[0015] Ranges are used herein as shorthand to avoid having to list and describe each and every value within the range. Any appropriate value within the range can be selected, where appropriate, as the upper value, lower value, or the terminus of the range.

[0016] As used herein, the singular form of a word includes the plural, and vice versa, unless the context clearly dictates otherwise. Thus, the references "a", "an", and "the" are generally inclusive of the plurals of the respective terms. For example, reference to "a supplement", "a method", or "a food" includes a plurality of such "supplements",

"methods", or "foods." Similarly, the words "comprise", "comprises", and "comprising" are to be interpreted inclusively rather than exclusively. Likewise the terms "include",

"including" and "or" should all be construed to be inclusive, unless such a construction is clearly prohibited from the context. Similarly, the term "examples," particularly when followed by a listing of terms, is merely exemplary and illustrative and should not be deemed to be exclusive or comprehensive.

[0017] The methods and compositions and other advances disclosed herein are not limited to particular methodologies, protocols, and reagents because, as the skilled artisan will appreciate, they may vary. Further, the terminology used herein is for the purpose of describing particular embodiments only, and is not intended to, and does not, limit the scope of that which is disclosed or claimed.

[0018] Unless defined otherwise, all technical and scientific terms, terms of art, and acronyms used herein have the meanings commonly understood by one of ordinary skill in the art in the field(s) of the invention, or in the field(s) where the term is used. Although any compositions, methods, articles of manufacture, or other means or materials similar or equivalent to those described herein can be used in the practice of the present invention, the preferred compositions, methods, articles of manufacture, or other means or materials are described herein.

[0019] All patents, patent applications, publications, technical and/or scholarly articles, and other references cited or referred to herein are in their entirety incorporated herein by reference to the extent allowed by law. The discussion of those references is intended merely to summarize the assertions made therein. No admission is made that any such patents, patent applications, publications or references, or any portion thereof, are relevant, material, or prior art. The right to challenge the accuracy and pertinence of any assertion of such patents, patent applications, publications, and other references as relevant, material, or prior art is specifically reserved.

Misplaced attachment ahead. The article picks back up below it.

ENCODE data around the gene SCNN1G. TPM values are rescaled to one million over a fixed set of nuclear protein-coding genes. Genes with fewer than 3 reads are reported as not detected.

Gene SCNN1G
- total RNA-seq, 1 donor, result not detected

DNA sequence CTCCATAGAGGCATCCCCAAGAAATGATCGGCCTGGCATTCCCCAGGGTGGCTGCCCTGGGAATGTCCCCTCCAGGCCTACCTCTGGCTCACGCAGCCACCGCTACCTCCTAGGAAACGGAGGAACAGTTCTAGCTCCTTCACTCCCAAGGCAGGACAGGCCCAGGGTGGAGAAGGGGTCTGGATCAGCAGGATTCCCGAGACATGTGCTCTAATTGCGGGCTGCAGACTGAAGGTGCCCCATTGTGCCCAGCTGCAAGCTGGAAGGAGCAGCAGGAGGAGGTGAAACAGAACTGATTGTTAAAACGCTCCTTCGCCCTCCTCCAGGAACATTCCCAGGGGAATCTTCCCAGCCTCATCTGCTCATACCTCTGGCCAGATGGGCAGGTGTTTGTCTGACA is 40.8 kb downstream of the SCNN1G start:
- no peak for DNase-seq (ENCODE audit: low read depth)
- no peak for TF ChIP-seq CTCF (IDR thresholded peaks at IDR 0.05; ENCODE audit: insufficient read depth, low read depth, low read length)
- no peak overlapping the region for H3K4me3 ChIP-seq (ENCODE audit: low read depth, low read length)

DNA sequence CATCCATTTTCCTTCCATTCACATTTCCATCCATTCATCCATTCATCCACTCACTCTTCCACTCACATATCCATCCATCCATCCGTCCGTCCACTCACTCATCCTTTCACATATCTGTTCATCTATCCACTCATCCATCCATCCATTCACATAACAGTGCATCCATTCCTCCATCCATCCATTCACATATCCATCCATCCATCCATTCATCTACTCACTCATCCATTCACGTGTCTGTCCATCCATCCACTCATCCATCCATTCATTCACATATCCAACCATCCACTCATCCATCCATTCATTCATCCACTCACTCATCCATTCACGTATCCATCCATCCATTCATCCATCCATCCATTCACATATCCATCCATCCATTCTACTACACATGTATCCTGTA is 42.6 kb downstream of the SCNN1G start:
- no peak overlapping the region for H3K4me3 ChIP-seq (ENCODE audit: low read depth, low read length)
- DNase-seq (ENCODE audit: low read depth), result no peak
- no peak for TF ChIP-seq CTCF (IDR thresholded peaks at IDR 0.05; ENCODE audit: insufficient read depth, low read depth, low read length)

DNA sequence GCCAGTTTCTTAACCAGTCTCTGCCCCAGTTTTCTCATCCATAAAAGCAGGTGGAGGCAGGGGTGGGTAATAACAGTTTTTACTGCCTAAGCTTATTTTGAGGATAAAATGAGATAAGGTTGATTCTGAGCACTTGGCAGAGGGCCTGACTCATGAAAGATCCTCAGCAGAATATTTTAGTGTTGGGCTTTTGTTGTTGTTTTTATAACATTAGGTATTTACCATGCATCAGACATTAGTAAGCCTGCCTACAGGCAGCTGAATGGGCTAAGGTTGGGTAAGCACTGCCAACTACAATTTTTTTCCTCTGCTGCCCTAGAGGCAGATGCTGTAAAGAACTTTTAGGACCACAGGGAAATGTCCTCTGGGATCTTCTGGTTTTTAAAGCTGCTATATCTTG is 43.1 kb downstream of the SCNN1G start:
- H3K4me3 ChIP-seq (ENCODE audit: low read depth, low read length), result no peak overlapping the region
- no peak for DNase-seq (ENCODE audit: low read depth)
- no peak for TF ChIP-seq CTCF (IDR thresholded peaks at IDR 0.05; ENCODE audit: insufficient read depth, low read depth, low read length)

The Invention

[0020] In one aspect, the invention provides fried-chunk food compositions. The compositions comprise (1) food chunks that have been fried in oil at a temperature of from about 110 to 2050C to produce fried food chunks having a moisture content of about 16% and an Aw of about 0.7 and (2) from about 5 to about 35% plasticizer applied to the fried food chunks, wherein the fried food chunks with applied plasticizer have a moisture content of about 12% or less and an Aw of about 0.65 or less. In various embodiments, the fried food chunks have a moisture content of from about 6 to about 12% and an Aw of from about 0.4 to about 0.65.

[0021] The invention is based upon the discovery that (1) frying food chunks until they have a moisture content of about 16% and an Aw of about 0.7 avoids the problems incurred when food chunks are fried until they have a moisture content of about 12% and an Aw of about 0.65 (e.g., the hardness, sharp edges, and undesirable appearance) and (2) adding a plasticizer to the fried food chunks in amounts sufficient to obtain a final moisture content of about 12% or less and an Aw of about 0.65 or less produces fried food chunks that are not susceptible to spoilage by unwanted microbial growth. Also, the fried food chunks have a desirable texture, have an appealing meat-like appearance, and are self-stable. Further, the fried food chunks do not require any added water to alter texture (e.g., increase softness) or preservatives to prevent unwanted microbial growth. [0022] The chunks can be any suitable chunks known to skilled artisans. Any real meat chunk (beef, pork, chicken, duck, rabbit, mutton, fish, or any other type of meat), meat analog chunk, vegetable chunk, or combinations thereof are useful in the present invention. The chunks can contain meat, meat by-products, cereals, vegetable protein extracts, and the like. Chunk compositions and method for manufacturing chunks useful in the present invention are described in US4781939, US6649206, US6767573, US5132137, US5567466, US6436463 (EP 1294237Bl), US6379738, and US7344745. Examples of chunk formulations useful in the invention are shown in Tables 1, 2, and 3.

Table 1

General Formulation

CHUNK: Range (%) Preferred (%)